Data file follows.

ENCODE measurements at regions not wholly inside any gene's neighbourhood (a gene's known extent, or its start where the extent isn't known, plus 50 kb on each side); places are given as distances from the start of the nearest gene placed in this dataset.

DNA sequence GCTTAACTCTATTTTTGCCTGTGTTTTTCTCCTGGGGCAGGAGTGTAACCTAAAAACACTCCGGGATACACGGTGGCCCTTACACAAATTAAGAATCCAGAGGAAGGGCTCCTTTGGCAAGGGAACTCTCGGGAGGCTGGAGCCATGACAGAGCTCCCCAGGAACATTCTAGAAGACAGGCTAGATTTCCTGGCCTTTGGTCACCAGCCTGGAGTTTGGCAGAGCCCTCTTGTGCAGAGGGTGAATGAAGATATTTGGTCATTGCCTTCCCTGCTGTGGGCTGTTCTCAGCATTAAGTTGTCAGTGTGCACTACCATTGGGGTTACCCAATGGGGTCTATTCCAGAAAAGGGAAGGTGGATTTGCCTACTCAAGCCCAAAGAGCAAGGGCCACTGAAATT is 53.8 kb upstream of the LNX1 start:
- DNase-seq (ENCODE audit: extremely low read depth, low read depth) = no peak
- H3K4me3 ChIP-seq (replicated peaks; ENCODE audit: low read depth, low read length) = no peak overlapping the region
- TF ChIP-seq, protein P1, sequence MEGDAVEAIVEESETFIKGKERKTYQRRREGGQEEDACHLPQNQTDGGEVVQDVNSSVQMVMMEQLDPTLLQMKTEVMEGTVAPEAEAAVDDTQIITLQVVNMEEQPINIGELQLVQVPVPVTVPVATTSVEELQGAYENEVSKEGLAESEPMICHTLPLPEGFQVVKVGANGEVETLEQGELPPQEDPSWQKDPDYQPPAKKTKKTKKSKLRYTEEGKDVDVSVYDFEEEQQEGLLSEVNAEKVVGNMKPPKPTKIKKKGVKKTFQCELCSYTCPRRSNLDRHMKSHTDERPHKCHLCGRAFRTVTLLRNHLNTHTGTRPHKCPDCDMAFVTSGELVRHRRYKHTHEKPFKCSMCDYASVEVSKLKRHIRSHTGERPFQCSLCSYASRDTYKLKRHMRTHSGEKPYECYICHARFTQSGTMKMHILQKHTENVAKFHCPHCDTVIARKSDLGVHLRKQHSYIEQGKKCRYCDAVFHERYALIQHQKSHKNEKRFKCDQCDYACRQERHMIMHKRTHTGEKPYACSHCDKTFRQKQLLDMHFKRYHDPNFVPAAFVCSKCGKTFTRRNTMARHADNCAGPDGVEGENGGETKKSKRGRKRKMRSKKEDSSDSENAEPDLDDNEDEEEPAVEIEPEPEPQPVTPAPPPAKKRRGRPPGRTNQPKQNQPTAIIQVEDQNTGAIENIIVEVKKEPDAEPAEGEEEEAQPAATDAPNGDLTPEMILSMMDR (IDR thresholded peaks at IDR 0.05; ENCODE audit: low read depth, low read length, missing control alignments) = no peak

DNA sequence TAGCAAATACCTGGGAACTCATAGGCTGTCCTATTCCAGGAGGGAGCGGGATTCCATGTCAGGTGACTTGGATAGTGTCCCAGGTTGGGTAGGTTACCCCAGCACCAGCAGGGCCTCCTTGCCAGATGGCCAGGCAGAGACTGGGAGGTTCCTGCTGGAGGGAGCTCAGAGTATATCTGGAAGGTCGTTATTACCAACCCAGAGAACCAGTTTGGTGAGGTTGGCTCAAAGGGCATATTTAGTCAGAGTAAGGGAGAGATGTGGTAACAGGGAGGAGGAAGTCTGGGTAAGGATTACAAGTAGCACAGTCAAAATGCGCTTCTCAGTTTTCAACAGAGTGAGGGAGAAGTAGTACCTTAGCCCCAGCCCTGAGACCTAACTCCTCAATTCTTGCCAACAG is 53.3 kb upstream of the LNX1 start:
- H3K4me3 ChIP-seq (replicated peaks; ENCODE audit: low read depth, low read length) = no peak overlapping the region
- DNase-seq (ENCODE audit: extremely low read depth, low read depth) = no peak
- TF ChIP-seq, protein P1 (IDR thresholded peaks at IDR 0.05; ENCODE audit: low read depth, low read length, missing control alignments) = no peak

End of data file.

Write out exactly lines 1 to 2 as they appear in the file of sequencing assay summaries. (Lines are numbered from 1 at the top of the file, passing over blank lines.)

ENCODE measurements at regions not wholly inside any gene's neighbourhood (a gene's known extent, or its start where the extent isn't known, plus 50 kb on each side); places are given as distances from the start of the nearest gene placed in this dataset.

DNA sequence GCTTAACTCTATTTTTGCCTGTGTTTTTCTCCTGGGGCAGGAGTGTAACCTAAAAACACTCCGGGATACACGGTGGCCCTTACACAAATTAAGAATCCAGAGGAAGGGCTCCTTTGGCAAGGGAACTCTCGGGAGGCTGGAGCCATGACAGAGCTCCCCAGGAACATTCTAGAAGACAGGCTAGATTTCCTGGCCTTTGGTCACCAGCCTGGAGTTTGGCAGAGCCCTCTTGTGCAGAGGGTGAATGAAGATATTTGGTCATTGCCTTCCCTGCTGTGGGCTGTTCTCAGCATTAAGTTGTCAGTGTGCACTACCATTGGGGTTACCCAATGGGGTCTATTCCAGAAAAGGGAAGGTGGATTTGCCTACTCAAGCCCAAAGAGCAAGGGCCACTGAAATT is 53.8 kb upstream of the LNX1 start: